E-mail has at least one feature which can be challenging and perhaps frustrating to teachers: It's messy! The students have differing numbers of penpals and take differing amounts of time to read messages and create responses. This means either that some students may not complete their correspondence in the time allotted in class, or some students may complete it early and have nothing else to do. Time management thus can become a problem if there are not other activities to take up the slack, or if the slow students do not have access to the lab at other hours so that they can catch up.
Another management problem concerns the volume of correspondence and assigning a grade based on their performance. If the students are writing personal letters, you might not want them to submit copies of them to you as proof of their e-mail activity. You might, however, ask them to 'cc' you on at least their first letter so that you can see how well they do on this first, crucial message.
One solution is to the tracking problem is to have the students keep a log of their correspondence, perhaps with the following items to fill in per transmission:
Date From/To Sent/Rec'd Lines in Message Total Lines (S/R) (without headers) To DateYou might also ask them to submit a single long file of all of their correspondence, after they have done through it can replaced any private sections with x's. How easy this is to do, however, depends on your particular configuration.
One additional benefit to the log is that it can be used for assessment as well, a grade being given based on the total lines sent and received. Students who write stimulating letters will most likely receive longer responses than those who write brief, uninteresting missives. Thus a combination of both sent & received messages tends to work well. (One of my students, however, received the full text of Hamlet by e-mail because his partner in Hong Kong thought that it would contribute to his line count!)
While at first glance it might seem that native speakers would be the ideal choice for partners, consideration has to be given to what the other party would gain from the partnership. While your students' focus will most likely be on the language, correspondence with native partners will most often place your students considerably out of their depth. One way that NSs correspondence has been shown to work is with tandem' pairings, where both partners are seeking help in learning the other's native language. See the following URL for further details.
The concept is simple: Students send their messages to an e-mail list rather than to an individual, and the messages thus sent are re-transmitted to all current subscribers. Not only does this allow the students to reach a broader audience but it also provides a way for students to find one-to-one penpals who share similar interests.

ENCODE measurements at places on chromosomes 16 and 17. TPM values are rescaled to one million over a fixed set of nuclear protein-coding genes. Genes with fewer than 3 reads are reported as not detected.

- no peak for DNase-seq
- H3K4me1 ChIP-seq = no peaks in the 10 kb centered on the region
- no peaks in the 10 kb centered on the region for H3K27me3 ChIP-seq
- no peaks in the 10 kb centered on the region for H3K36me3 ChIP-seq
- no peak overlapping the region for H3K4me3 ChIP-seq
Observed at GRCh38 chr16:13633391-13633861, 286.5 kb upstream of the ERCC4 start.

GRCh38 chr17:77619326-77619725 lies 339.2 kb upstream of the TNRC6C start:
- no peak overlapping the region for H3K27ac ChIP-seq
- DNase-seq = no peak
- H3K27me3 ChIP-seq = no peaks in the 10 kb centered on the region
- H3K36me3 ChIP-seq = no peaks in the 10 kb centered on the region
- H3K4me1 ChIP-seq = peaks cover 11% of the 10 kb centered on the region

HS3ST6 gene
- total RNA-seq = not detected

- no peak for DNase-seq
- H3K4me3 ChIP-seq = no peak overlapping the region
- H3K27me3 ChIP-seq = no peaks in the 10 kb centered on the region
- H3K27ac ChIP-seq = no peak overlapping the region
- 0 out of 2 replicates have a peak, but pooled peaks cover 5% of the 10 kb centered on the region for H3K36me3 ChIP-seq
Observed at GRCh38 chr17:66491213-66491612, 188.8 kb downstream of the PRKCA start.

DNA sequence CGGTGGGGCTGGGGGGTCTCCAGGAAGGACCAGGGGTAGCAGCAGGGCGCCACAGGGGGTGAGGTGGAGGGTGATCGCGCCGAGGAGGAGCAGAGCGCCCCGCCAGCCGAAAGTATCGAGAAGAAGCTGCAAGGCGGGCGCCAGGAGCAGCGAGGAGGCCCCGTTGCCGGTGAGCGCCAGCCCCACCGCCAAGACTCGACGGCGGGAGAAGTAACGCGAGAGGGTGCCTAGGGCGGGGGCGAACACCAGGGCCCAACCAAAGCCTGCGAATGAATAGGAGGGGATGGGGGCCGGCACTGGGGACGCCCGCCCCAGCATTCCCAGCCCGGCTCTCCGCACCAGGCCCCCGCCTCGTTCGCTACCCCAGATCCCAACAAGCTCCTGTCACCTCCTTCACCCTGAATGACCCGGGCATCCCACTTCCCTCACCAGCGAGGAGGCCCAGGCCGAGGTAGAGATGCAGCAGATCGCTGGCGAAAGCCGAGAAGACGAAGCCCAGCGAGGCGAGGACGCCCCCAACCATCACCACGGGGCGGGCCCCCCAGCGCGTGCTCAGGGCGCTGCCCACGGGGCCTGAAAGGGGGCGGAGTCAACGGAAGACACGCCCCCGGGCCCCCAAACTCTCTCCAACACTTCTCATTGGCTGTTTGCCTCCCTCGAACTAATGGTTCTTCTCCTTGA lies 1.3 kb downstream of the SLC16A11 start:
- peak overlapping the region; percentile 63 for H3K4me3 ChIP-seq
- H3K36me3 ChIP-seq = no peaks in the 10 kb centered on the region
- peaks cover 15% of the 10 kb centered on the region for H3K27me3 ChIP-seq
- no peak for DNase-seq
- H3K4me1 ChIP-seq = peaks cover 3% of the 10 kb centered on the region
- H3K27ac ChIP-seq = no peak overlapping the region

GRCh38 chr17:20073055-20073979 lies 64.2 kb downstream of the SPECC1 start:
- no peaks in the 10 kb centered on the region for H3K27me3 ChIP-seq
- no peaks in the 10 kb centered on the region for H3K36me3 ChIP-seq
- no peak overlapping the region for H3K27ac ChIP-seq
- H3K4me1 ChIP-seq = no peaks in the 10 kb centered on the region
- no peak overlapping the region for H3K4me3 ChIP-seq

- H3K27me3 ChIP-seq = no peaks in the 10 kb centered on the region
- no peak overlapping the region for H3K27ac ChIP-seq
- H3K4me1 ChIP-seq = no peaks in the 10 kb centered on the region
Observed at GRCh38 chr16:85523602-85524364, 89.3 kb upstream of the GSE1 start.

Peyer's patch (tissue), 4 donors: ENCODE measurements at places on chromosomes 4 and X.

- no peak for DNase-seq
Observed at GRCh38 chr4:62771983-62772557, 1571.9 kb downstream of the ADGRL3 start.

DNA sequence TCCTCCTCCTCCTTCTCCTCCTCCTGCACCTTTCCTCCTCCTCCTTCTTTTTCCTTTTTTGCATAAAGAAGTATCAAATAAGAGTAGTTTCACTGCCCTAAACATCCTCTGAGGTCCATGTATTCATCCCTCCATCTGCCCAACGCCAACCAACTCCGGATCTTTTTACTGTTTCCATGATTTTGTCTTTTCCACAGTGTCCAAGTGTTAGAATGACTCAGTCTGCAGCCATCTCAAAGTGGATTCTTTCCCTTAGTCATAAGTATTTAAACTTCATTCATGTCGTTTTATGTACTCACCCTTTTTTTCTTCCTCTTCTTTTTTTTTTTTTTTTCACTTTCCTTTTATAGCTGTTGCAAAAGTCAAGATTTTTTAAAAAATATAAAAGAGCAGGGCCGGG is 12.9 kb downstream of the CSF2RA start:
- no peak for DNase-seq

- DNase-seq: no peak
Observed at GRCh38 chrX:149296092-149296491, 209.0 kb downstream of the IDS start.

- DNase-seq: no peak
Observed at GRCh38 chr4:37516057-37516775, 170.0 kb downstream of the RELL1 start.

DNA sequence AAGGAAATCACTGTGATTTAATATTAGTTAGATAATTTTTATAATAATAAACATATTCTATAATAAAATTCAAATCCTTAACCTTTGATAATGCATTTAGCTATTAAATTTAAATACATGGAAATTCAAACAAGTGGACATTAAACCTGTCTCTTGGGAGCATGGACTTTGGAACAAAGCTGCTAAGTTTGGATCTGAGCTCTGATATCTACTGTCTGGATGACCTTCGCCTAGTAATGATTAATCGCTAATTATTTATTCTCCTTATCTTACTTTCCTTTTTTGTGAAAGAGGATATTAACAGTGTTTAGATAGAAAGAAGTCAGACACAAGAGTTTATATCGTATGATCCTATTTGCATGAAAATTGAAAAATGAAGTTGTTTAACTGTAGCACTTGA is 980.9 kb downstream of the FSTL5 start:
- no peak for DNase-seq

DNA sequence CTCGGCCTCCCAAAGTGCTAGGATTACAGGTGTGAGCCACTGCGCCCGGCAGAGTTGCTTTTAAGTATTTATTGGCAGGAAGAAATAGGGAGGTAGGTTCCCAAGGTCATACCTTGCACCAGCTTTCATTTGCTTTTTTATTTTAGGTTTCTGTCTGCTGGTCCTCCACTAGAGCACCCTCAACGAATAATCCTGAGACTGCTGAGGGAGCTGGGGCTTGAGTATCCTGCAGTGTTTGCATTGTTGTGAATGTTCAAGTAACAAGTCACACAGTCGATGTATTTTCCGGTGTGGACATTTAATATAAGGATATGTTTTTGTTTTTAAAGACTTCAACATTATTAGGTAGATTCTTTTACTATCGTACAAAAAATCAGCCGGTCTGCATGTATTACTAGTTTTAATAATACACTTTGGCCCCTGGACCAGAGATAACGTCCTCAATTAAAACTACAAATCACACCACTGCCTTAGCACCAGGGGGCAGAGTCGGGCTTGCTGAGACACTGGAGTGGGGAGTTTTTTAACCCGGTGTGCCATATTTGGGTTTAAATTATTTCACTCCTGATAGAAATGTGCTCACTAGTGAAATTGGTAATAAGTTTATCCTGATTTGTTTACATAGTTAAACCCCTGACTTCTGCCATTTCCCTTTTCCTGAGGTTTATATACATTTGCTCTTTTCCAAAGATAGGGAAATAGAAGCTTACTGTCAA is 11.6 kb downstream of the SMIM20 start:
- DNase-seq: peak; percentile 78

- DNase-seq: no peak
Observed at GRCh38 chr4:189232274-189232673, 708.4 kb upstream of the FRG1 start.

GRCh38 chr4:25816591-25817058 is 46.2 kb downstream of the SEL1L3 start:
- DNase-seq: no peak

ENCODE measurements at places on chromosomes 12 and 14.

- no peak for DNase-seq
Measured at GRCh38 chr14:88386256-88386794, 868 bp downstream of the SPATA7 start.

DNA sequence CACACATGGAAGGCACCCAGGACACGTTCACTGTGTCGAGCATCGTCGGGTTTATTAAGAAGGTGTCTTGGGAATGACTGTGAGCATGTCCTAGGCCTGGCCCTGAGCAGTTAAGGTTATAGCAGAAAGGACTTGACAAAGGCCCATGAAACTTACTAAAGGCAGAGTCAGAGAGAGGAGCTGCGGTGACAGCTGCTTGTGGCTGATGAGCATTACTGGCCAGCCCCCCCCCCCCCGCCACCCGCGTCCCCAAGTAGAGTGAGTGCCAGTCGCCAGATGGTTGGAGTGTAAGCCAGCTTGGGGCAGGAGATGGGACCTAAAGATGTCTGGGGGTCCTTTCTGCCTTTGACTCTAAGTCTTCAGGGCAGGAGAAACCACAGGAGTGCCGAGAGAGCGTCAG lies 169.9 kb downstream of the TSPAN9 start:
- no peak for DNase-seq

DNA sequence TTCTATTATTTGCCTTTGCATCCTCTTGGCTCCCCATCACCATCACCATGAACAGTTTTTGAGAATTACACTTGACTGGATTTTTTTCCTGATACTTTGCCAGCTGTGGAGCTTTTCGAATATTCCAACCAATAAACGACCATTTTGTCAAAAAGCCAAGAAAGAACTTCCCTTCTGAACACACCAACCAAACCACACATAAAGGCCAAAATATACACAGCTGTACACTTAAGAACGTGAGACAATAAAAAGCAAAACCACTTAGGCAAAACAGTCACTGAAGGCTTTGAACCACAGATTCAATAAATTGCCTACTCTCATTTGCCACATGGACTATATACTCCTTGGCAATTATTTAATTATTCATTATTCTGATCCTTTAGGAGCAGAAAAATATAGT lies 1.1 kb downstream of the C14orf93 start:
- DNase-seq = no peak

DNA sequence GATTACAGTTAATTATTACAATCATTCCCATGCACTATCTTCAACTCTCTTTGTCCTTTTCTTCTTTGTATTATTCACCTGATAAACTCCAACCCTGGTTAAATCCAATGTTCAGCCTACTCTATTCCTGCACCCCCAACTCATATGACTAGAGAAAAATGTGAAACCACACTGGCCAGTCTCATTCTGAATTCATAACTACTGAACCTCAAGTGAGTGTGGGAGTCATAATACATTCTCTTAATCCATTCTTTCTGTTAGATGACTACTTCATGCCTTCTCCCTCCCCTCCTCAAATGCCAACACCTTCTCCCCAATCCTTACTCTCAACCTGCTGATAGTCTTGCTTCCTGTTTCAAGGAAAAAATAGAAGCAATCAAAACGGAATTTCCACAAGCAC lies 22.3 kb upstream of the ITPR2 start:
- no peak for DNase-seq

Currently there are ten lists ranging from general ones such as CHAT-SL to ones on specific topics such as MOVIE-SL and SPORTS-SL. One list, ENGL-SL, is available for students to discuss their language learning problems and to ask questions about English grammar. Each list has, generally, two 'monitors' -- teachers who receive the postings and intervene when necessary to stimulate discussion or answer questions.
The SL lists thus allow students to receive mail in the target language without them having to worry about responding to what they receive. They can wait until the feel ready to write or until a topic comes along on which they have something to contribute.
This project is now in its third year of operation and has much to recommend itself. Cumulatively, there have already been over 5000 subscriptions to the lists. If any reader of this article is interested in setting up a similar set of lists for a commonly taught modern language, I will be glad to provide the technical details. For a more complete outline of the SL List Project, see:
Keypals can be an extremely rewarding experience for your students but don't expect everything to go well the first time. Just like any other aspect of your teaching, it will take some experience to discover the best implementation for your own curriculum. Even with first-time glitches, however, you can be sure that it will be an experience that your students will not forget. Don't be surprised to find some students exchanging snail-mail addresses with their keypals, turning a virtual friendship into an actual one. It happens!
Thomas Robb <firstname.lastname@example.org> is Chair of the Department of English, Faculty of Foreign Languages, Kyoto Sangyo University. He is past president of the Japan Association for Language Teaching (JALT). He gives frequent workshops on using the Internet for language education.